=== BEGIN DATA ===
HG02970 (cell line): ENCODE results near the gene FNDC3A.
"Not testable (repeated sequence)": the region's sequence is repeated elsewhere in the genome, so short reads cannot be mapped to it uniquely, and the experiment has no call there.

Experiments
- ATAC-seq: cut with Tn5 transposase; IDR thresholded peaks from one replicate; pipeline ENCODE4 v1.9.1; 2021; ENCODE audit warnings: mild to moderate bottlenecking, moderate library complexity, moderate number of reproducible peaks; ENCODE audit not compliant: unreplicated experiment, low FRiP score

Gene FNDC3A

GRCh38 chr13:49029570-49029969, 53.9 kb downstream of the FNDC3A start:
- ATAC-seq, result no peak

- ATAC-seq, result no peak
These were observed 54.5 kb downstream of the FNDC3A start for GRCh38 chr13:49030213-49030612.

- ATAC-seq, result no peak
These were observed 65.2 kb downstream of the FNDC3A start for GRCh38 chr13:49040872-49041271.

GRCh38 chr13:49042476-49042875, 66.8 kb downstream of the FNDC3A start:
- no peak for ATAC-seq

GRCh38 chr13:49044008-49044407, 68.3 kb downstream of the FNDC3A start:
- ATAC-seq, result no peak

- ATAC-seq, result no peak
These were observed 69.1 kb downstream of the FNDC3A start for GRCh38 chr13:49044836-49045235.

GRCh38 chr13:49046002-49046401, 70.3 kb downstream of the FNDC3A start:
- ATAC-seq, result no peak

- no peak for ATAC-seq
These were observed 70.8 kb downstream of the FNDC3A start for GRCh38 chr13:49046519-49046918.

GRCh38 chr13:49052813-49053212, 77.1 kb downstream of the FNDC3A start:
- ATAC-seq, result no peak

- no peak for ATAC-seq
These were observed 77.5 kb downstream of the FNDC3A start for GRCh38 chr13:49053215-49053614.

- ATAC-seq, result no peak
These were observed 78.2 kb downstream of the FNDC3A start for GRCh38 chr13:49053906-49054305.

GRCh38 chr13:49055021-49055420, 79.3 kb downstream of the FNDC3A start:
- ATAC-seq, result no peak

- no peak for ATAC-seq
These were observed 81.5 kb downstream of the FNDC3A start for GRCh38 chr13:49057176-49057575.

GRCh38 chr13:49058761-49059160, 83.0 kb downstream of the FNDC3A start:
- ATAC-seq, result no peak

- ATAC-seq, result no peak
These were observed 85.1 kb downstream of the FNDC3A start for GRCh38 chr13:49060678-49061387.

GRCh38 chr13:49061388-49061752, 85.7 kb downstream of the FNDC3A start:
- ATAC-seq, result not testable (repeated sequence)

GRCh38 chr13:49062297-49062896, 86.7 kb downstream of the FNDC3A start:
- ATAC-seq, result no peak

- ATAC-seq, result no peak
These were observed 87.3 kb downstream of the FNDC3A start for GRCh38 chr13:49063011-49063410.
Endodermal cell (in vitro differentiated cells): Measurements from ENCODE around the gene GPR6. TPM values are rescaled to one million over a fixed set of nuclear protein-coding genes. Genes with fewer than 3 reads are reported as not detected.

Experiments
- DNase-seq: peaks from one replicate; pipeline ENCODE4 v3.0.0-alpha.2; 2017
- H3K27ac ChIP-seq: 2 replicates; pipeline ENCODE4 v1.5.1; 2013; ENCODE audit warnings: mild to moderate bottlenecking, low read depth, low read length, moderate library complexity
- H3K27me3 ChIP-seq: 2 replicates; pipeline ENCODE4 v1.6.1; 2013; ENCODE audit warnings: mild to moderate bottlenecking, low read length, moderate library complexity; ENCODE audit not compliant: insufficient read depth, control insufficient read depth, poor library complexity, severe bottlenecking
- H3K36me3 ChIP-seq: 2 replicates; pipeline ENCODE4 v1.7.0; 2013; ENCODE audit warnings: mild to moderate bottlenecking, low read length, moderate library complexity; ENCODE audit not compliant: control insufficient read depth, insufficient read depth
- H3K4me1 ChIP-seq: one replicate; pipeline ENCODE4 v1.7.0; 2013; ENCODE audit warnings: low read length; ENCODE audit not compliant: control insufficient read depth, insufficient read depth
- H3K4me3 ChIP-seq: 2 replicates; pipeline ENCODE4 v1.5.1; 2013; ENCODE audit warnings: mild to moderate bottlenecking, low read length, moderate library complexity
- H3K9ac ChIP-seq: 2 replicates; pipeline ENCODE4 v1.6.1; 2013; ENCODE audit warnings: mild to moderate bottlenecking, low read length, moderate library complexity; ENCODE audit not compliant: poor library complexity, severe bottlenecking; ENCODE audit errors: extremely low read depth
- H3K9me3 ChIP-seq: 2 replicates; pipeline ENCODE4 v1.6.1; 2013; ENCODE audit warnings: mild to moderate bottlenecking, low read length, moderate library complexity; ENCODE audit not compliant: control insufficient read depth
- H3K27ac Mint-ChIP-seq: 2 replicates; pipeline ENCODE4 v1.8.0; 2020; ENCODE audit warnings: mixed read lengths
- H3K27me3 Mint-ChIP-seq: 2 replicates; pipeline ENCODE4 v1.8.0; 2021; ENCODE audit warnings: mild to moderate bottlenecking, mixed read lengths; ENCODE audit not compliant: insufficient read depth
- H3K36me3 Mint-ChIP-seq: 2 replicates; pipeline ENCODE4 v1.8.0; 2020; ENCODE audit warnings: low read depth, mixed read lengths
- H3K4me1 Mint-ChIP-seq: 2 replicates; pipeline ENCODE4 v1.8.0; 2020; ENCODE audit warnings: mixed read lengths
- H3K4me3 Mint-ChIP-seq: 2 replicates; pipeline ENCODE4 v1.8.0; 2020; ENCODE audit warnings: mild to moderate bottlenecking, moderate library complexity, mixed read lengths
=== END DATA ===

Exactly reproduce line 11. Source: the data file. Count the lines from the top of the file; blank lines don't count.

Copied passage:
These were observed 65.2 kb downstream of the FNDC3A start for GRCh38 chr13:49040872-49041271.